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The Northern Myth

Oct 29, 2017

Word of the week: kahmudngalalahminj (Dalabon)

The ARC Centre of Excellence for the Dynamics of Language (CoEDL) is investigating language as a diverse, dynamic and evolving organism that interacts with our perceptual processes in ingenious ways.

Bob Gosford — Likes birds and people, not necessarily in that order.

Bob Gosford

Likes birds and people, not necessarily in that order.

Earlier this year I was privileged to attend a week-long workshop at Barrapunta in south-central Arnhem Land that I’ve posted about here, here and here. Most of the time we talked about and looked at birds, fire and land management, but as linguist Professor Nicholas Evans of the ARC Centre of Excellence for the Dynamics of Language noted in this post, one of the most interesting surprises to come out such collaborations are the new words pop up.

As Professor Evans said: “Working on Dalabon is a never-ending quest,” said Professor Evans after the workshop. “My Dalabon teacher Maggie Tukumba is around eighty, and worries she is forgetting things, but will stay up half the night trying to remember a bird name we haven’t recorded yet, then give it to me the next morning. Working on special language, like the Lorrkkon cycles, throws up all sorts of amazingly specific words which I’ve never heard before.”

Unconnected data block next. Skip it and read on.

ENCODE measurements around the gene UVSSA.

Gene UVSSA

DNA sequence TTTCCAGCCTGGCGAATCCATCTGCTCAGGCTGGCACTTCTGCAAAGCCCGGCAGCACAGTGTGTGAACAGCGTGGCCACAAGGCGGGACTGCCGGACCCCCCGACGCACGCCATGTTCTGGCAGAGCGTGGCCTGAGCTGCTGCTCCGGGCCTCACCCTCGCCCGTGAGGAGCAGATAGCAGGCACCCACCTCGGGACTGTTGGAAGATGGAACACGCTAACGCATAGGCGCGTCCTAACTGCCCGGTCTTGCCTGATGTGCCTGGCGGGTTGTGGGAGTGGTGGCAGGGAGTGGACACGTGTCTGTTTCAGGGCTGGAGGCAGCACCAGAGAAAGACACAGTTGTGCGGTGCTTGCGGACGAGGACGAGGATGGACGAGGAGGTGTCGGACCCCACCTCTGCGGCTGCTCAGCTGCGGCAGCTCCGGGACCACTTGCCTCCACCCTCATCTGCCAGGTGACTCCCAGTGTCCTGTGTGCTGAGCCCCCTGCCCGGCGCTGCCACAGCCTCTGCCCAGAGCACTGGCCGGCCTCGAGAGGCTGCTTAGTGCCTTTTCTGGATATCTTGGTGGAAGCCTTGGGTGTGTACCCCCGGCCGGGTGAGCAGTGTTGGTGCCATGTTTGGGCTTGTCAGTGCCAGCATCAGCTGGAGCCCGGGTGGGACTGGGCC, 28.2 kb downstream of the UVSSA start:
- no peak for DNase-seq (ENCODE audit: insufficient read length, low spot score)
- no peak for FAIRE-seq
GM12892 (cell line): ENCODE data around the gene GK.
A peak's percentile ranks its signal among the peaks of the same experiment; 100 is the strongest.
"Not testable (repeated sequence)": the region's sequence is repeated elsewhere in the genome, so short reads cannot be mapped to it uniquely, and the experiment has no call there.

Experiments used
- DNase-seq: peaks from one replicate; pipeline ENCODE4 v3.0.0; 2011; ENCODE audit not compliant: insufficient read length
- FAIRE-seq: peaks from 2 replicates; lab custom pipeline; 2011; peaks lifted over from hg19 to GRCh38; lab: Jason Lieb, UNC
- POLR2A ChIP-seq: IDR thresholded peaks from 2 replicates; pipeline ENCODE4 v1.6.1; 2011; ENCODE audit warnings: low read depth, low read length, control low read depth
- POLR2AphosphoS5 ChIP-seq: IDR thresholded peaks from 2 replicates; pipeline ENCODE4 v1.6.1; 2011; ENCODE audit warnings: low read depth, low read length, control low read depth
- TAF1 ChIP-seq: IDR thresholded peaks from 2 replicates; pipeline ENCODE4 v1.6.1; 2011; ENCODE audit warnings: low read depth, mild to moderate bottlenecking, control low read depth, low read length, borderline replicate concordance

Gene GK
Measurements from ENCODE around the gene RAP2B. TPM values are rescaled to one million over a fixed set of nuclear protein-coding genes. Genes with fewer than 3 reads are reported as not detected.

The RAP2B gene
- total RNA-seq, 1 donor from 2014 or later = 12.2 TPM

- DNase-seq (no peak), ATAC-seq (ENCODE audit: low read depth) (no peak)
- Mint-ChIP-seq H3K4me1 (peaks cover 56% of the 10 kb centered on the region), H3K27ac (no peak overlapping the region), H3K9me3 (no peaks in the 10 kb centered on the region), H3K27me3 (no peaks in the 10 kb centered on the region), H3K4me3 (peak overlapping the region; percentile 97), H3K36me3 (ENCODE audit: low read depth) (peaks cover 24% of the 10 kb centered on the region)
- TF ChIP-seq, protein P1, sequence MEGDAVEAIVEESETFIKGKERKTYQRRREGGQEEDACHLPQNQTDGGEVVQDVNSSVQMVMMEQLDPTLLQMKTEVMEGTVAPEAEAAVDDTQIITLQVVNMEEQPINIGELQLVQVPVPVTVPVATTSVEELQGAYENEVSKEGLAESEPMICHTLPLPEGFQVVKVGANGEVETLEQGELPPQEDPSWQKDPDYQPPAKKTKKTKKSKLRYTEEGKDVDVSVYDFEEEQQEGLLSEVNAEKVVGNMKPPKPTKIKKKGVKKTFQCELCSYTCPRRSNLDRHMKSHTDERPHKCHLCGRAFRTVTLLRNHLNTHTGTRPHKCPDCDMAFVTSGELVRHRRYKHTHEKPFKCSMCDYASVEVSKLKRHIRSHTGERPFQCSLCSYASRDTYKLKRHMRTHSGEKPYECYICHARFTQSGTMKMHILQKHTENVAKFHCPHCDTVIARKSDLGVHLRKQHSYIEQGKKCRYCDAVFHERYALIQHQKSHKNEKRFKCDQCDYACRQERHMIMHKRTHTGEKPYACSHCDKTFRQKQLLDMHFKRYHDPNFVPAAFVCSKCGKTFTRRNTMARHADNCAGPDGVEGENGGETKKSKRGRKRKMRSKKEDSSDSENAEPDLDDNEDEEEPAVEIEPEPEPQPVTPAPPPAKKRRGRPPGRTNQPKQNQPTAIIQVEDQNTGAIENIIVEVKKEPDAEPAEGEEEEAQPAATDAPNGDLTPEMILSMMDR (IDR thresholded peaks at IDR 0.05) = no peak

One Dalabon word that came up this trip, in the ‘leg’ of the song cycle tracking a djamunbuk (male Antilopine Wallaroo Macropus robustus) as it tries to flee a hunter, was the word kahmudngalalahminj.

This means ‘its (the wallaroo’s) fur stood on end (in fright at being hunted)’.

The surge of collective knowledge and conference-like intensity of the workshop threw up a whole host of details like this – that’s one of the great benefits of bringing so many experts together in one place.”

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Photo: Wallaroo, Macropus robustus. Alice Springs, 2016.

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Some information about the ARC Centre of Excellence for the Dynamics of Language (CoEDL)

The  Centre is investigating language as a diverse, dynamic and evolving organism that interacts with our perceptual processes in ingenious ways. Understanding why the world’s languages are designed so differently—and how our minds acquire and exploit them to achieve different outcomes—will help generate important scientific insights and exciting new technologies.

What We Do

We are investigating how languages vary, how we learn them, how we process them and how they evolve.

We aim to integrate typology and descriptive linguistics, evolutionary approaches, and studies of learning and processing across a wide range of linguistic types with the aim of setting up a new approach to language that places diversity, variation and change at centre stage.

At the heart of the Centre‘s work are four basic puzzles – language diversity, language learning, language processing and language evolution.

See more about CoEDL’s work here.

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